What do you think about making chess a compulsory or optional subject in schools? I would appreciate your thoughts and ideas on this. Feel free to write your comments below. :)

WHY chess?

chess brainWhy do people play chess? What is the useful effect of this game? I have already answered these questions in my past articles:

How to train effectively in chess?

There are many questions that may arise when it comes to training. Below are some:
  • The number of hours per day spent on each aspect of chess?
  • How and what to train with only 1-2 hours free per week?
  • How to make steady progress?
  • How to work best when alone?
  • Scheduling for an effective study plan
  • And lots more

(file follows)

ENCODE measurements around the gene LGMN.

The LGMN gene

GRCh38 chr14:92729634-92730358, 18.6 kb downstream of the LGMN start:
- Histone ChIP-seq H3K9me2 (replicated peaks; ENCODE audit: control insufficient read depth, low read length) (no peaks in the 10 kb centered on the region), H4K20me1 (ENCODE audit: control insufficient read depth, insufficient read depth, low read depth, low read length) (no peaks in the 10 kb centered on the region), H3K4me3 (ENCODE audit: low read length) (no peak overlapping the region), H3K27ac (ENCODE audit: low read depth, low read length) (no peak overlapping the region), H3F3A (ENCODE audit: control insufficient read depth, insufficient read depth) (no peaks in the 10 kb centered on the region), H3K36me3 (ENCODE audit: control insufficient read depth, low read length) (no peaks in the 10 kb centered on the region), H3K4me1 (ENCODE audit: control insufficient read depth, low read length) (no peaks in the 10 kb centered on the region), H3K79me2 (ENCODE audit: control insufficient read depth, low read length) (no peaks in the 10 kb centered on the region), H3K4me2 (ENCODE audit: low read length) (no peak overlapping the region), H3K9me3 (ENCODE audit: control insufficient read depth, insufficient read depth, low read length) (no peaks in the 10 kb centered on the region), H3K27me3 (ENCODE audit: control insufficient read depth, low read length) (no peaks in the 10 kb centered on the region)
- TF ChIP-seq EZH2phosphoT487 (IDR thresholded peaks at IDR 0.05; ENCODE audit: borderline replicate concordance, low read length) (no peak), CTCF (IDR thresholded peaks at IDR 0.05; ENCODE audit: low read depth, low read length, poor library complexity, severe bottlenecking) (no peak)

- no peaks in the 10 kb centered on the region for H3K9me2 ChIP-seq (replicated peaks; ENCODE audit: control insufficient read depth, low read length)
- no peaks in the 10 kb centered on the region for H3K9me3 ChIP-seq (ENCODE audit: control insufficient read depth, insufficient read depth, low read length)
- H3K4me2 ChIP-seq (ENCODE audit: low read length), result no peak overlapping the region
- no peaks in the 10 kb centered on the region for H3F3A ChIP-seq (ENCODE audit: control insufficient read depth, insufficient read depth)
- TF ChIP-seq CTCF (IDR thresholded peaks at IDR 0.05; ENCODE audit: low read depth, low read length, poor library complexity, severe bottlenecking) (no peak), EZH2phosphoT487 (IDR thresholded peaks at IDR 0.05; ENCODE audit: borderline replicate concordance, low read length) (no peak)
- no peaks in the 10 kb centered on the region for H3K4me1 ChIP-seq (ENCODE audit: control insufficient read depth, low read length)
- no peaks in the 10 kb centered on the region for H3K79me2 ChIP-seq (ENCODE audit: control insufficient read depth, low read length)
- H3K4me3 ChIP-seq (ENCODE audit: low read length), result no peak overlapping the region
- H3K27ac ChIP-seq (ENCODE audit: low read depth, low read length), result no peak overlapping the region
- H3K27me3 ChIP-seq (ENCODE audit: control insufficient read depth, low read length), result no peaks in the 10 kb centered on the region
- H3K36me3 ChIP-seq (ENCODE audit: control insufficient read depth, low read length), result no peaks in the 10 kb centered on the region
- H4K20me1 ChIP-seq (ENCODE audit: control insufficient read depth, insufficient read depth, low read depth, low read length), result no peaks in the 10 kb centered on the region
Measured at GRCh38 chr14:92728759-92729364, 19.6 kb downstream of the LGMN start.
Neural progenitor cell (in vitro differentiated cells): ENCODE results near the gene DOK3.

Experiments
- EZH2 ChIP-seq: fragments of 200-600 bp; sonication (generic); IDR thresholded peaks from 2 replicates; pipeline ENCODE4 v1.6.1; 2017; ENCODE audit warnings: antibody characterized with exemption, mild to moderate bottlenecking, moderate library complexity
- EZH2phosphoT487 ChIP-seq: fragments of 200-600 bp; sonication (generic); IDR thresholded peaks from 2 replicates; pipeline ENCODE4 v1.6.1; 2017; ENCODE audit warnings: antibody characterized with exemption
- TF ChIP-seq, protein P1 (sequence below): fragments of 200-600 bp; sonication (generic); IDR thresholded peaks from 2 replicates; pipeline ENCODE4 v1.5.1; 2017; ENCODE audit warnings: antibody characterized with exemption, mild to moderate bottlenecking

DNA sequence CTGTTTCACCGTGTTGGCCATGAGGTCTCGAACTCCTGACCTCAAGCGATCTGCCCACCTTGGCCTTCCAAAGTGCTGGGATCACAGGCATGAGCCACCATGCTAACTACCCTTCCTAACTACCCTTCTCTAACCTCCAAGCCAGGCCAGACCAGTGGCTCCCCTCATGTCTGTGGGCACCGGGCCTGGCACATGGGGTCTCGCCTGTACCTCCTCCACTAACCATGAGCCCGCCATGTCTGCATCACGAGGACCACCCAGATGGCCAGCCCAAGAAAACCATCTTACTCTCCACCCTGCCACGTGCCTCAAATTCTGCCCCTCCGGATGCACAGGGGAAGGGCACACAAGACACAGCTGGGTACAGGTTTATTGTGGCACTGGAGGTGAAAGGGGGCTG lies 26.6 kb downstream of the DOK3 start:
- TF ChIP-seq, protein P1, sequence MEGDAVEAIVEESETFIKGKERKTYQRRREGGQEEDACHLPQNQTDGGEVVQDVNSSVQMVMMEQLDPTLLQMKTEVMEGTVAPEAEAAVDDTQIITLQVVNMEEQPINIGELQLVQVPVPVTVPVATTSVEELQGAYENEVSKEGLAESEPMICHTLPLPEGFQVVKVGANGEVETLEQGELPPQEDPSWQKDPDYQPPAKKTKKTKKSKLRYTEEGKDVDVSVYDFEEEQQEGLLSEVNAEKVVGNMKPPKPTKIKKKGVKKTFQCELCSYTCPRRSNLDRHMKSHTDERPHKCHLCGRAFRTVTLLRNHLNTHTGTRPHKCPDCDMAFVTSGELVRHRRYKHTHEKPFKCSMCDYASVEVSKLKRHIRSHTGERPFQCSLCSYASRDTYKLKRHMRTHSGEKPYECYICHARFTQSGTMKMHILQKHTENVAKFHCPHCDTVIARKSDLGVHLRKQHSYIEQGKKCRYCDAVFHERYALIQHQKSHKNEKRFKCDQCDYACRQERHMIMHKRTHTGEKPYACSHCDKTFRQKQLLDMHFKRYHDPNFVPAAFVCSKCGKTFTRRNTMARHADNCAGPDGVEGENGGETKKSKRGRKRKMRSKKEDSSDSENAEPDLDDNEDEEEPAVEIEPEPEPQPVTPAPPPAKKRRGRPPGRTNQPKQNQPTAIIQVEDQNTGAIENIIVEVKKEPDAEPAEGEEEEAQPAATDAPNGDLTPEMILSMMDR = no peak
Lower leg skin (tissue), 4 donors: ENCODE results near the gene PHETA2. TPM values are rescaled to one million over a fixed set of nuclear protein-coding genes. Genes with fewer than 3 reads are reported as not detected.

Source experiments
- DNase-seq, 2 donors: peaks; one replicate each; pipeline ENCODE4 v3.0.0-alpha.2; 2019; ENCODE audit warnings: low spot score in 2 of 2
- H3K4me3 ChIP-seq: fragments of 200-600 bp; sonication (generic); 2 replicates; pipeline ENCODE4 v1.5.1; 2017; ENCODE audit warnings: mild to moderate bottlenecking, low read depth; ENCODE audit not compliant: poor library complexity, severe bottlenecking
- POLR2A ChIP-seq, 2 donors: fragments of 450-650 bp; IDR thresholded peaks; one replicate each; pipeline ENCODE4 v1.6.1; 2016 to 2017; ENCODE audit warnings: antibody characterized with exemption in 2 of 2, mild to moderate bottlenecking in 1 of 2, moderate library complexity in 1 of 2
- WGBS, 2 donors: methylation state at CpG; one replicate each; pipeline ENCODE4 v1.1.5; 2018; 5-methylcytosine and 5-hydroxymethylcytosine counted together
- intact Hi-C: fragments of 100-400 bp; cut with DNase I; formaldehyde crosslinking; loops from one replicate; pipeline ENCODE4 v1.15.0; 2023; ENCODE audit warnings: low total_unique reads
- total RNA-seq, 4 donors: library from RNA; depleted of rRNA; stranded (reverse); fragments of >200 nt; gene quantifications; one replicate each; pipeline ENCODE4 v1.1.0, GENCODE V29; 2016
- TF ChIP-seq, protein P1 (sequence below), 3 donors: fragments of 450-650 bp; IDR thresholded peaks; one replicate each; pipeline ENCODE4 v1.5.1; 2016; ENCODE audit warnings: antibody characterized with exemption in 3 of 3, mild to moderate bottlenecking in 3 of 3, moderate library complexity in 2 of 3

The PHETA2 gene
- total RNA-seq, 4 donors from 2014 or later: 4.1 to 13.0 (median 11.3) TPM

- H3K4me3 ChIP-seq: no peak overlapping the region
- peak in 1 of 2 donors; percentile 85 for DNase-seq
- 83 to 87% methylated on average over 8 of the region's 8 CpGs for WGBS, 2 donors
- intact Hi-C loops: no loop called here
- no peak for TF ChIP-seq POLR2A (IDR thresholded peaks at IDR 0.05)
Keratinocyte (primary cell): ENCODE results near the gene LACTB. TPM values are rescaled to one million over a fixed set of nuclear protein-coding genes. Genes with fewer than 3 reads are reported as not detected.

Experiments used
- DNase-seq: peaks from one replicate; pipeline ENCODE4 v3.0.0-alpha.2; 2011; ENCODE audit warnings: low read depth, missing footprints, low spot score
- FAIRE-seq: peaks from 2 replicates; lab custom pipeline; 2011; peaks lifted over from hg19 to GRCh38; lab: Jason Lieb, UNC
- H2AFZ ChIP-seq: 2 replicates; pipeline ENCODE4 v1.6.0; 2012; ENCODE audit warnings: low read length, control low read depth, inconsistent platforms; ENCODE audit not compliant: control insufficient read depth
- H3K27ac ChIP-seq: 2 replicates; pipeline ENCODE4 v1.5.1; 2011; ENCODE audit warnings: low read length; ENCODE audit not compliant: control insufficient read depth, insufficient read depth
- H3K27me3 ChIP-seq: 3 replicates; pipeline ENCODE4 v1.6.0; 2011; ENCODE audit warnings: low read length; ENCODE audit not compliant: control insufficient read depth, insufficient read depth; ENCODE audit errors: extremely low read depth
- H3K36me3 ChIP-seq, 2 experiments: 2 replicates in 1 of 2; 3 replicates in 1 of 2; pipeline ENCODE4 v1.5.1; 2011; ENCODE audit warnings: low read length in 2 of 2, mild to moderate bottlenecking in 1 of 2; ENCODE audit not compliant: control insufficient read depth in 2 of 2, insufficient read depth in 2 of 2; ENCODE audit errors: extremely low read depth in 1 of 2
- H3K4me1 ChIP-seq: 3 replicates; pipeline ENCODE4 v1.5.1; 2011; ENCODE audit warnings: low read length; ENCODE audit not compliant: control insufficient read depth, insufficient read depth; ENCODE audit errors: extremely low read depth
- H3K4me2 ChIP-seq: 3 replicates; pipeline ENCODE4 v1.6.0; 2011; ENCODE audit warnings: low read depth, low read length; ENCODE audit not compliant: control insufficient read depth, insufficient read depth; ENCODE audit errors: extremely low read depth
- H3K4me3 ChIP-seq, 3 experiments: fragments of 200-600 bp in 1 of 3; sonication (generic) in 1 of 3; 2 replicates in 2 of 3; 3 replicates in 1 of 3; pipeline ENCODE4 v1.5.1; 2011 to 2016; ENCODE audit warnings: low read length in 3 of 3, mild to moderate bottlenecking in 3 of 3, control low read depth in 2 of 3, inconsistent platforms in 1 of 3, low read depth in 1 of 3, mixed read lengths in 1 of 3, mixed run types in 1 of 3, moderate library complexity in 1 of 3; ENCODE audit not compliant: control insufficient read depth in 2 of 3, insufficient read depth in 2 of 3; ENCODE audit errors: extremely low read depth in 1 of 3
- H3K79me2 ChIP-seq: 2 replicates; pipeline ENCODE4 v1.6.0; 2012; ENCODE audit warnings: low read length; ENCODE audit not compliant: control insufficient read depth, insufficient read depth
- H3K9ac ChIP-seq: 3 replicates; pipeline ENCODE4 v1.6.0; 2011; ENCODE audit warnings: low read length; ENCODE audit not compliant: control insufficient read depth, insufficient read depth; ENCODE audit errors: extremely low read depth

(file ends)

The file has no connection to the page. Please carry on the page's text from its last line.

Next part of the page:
To answer all these questions, I have created the FREE chess course “Chess Training Plan for Rapid Improvement” for you. This three-part video series will change the way you train for chess! :)

Also, I’m very happy to see this kind of chess development around the world! :) You can spread your love of chess by sharing this article with your friends.
designTo finish today’s article, let’s ‘boost’ our minds!
Sasikiran – Gerzhoy
chessWhite to play

White has got a very good advantage. But how should White finish the game now? After calculating all possible variations, you can check the whole game here.
New Book:



Feedback from a student who attend my seminar in Vellore

Recently, I received feedback from one of my students, Joshua, who attended my seminar in Vellore, India on 17 October. In his message, he shared his experience in chess, a recap of his chess career, and the lessons he had learnt from my courses and seminar.

Happy Diwali and more photos from my trip to India

Once again, let me wish a very Happy Diwali to everyone who celebrates this festival! Let it bring you more inspiration and prosperity. Let it brighten your face with a smile and bring new positive feelings to you and yours! :)